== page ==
Next up is "Wonders", a mid-tempo number with a dreamy 80s feel. The synth has an almost vaporwave sound to it. Harris has great delivery on this one. It's like a melancholy Erasure song or even Pet Shop Boys. My only critique is that the opening line about about memories playing "like films on the wall" is nearly identical to the one expressed in 2005's "Arena" ("Before me plays the endless film").

"Immersed" and "Lights Go Out" share the role of the obligatory VNV album industrial dance floor-filler (see "Chrome", "Control", or Transnational's "Retaliate") and do their job admirably. "Immersed" takes a while to get going and, while it does have a fast beat, it's almost like a slow burn where before you know it you're immersed in the dance (pun intended). It ends somewhat abruptly but that works in its favor. There's echoes of Nitzer Ebb in its barking "Give me love" refrain.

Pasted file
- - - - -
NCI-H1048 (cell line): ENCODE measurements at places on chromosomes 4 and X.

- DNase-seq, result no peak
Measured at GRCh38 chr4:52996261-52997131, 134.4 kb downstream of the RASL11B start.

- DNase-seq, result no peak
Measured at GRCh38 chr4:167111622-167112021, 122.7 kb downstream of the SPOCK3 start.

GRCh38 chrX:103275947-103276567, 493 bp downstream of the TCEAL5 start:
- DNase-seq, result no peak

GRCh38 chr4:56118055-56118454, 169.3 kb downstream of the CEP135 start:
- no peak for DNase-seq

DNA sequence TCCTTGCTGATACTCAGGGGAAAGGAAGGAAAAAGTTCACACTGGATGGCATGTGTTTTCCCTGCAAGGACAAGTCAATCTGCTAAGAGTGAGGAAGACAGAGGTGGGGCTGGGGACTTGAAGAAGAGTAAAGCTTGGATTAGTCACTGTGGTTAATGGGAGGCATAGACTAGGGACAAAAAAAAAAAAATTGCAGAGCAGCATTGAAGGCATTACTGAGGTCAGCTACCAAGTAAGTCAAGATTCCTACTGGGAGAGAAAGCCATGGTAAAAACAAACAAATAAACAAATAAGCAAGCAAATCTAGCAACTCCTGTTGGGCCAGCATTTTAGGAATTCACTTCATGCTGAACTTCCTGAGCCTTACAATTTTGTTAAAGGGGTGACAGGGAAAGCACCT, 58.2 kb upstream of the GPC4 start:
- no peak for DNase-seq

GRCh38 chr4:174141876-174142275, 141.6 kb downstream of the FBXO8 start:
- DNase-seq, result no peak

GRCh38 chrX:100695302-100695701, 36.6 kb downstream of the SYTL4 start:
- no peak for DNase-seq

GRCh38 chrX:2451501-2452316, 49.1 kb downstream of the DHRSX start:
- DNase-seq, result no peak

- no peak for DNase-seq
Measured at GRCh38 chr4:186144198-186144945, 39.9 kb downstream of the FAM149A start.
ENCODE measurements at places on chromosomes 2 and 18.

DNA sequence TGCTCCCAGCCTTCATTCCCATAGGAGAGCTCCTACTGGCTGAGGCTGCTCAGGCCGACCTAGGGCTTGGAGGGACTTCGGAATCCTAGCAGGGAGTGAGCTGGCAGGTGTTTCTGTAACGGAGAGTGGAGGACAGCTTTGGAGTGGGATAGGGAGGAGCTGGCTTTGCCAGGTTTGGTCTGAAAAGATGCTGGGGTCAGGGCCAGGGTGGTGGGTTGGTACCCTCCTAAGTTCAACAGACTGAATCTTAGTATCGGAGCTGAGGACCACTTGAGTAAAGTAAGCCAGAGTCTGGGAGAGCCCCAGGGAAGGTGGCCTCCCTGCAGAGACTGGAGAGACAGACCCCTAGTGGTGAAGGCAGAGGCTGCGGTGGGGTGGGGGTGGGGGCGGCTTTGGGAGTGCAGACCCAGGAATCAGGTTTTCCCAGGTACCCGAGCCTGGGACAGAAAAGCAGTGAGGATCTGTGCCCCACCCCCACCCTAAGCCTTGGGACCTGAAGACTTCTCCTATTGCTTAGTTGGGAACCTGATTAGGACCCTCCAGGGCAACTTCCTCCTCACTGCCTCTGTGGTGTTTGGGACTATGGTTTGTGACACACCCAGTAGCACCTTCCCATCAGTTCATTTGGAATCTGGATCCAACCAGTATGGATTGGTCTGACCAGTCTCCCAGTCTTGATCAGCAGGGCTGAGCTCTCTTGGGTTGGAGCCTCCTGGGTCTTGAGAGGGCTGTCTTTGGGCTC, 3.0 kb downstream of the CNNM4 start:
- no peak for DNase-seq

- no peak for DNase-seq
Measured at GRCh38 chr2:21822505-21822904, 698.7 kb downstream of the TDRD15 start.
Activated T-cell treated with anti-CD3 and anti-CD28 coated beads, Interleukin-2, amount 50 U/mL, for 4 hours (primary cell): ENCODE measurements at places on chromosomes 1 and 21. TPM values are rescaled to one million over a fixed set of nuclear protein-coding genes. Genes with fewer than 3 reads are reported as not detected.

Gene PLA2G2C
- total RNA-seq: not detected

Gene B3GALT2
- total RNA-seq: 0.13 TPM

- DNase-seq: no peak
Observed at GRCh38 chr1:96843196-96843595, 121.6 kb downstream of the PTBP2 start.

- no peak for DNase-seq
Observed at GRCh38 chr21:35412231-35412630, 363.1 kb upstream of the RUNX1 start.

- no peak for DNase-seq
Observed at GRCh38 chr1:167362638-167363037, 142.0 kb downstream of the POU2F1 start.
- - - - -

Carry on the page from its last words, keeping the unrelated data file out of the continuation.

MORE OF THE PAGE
"Lights Go Out" begins (and ends) with repeated air horn blasts but then dives immediately into another strong dance number. It's the song on the album with the most artifice - here Harris inhabits the role of a fictional character dancing in a nightclub during the world's end (at the fictional Club Vertigo). Despite that, the song has a nice grit to it, like it's something that would be playing in the basement of some dance club at the end of the world. In fact, I swear I've heard this very song playing in some nightclub at some point. It's like a revved up version of The Cure's "One Hundred Years". There's some fun lines here like: "Out with the old war, in with the new/dressed to the nines/atomic chic looks so good on you". I appreciate that it's a svelte four minutes long - it gets in, does its job, and gets out.